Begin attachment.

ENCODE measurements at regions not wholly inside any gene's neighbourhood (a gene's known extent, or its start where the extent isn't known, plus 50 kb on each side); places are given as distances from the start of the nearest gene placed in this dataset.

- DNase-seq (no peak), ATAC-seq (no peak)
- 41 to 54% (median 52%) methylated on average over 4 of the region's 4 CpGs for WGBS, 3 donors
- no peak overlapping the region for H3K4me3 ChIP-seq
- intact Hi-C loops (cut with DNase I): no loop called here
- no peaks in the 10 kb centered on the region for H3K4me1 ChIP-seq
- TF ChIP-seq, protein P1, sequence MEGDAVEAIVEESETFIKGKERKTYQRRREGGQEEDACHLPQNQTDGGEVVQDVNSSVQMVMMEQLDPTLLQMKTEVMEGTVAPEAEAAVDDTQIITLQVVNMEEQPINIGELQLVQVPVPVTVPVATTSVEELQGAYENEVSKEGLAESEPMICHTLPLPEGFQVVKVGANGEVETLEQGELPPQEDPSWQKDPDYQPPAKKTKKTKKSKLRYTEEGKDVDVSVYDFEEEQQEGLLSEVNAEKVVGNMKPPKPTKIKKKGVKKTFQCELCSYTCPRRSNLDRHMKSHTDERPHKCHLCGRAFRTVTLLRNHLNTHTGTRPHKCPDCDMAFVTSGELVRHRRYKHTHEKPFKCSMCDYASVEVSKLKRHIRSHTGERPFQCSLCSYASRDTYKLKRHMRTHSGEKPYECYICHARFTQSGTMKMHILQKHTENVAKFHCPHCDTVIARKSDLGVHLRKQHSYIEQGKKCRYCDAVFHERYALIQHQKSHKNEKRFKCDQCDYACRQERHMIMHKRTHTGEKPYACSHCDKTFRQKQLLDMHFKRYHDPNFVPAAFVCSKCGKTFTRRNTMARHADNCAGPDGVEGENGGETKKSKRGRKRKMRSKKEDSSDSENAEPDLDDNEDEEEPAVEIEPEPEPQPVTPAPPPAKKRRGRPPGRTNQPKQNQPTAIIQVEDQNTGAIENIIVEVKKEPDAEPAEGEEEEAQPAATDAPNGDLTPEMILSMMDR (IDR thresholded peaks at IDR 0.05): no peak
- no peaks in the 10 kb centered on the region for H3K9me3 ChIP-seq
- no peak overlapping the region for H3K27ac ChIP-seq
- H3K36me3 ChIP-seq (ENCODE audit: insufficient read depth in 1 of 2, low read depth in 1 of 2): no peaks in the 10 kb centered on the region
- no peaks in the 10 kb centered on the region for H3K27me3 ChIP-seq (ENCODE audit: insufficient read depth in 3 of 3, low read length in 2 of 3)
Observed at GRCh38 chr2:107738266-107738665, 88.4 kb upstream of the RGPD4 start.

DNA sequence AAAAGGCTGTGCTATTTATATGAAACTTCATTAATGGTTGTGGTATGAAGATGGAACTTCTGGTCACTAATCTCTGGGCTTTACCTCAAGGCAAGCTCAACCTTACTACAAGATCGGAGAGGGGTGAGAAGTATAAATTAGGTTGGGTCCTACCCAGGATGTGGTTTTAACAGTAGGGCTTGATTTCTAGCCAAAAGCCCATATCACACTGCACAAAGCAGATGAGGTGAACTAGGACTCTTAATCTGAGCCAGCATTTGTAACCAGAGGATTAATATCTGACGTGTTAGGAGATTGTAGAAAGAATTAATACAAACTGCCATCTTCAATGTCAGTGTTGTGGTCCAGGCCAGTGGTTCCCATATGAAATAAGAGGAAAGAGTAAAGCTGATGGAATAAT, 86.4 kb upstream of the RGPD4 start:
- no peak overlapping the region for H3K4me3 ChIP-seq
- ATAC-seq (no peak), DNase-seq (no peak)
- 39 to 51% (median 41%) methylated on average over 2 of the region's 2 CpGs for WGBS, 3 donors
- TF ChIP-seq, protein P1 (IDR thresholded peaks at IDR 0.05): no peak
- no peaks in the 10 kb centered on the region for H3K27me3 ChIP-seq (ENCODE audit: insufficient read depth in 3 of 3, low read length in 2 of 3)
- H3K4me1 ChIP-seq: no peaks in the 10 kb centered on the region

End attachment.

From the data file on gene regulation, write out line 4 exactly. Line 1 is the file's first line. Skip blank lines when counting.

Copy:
- no peak overlapping the region for H3K4me3 ChIP-seq